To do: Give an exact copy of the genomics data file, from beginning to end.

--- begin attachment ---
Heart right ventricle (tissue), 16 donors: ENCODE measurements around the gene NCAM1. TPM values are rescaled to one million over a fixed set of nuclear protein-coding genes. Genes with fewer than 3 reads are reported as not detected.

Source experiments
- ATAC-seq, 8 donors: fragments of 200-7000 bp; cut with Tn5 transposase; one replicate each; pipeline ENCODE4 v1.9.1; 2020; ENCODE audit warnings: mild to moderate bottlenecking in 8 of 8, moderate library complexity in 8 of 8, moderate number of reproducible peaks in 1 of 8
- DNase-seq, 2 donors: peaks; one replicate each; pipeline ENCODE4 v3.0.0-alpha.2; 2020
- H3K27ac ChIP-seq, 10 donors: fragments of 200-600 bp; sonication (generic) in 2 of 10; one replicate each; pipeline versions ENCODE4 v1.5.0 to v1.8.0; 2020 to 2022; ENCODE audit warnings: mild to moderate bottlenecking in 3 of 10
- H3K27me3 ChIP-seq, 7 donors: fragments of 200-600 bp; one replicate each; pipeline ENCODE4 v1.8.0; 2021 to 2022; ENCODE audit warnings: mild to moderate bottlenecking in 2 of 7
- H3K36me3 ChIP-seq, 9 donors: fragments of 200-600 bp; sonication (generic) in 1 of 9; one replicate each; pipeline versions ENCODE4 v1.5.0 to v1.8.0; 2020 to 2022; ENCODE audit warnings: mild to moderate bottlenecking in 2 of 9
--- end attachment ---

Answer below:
Heart right ventricle (tissue), 16 donors: ENCODE measurements around the gene NCAM1. TPM values are rescaled to one million over a fixed set of nuclear protein-coding genes. Genes with fewer than 3 reads are reported as not detected.

Source experiments
- ATAC-seq, 8 donors: fragments of 200-7000 bp; cut with Tn5 transposase; one replicate each; pipeline ENCODE4 v1.9.1; 2020; ENCODE audit warnings: mild to moderate bottlenecking in 8 of 8, moderate library complexity in 8 of 8, moderate number of reproducible peaks in 1 of 8
- DNase-seq, 2 donors: peaks; one replicate each; pipeline ENCODE4 v3.0.0-alpha.2; 2020
- H3K27ac ChIP-seq, 10 donors: fragments of 200-600 bp; sonication (generic) in 2 of 10; one replicate each; pipeline versions ENCODE4 v1.5.0 to v1.8.0; 2020 to 2022; ENCODE audit warnings: mild to moderate bottlenecking in 3 of 10
- H3K27me3 ChIP-seq, 7 donors: fragments of 200-600 bp; one replicate each; pipeline ENCODE4 v1.8.0; 2021 to 2022; ENCODE audit warnings: mild to moderate bottlenecking in 2 of 7
- H3K36me3 ChIP-seq, 9 donors: fragments of 200-600 bp; sonication (generic) in 1 of 9; one replicate each; pipeline versions ENCODE4 v1.5.0 to v1.8.0; 2020 to 2022; ENCODE audit warnings: mild to moderate bottlenecking in 2 of 9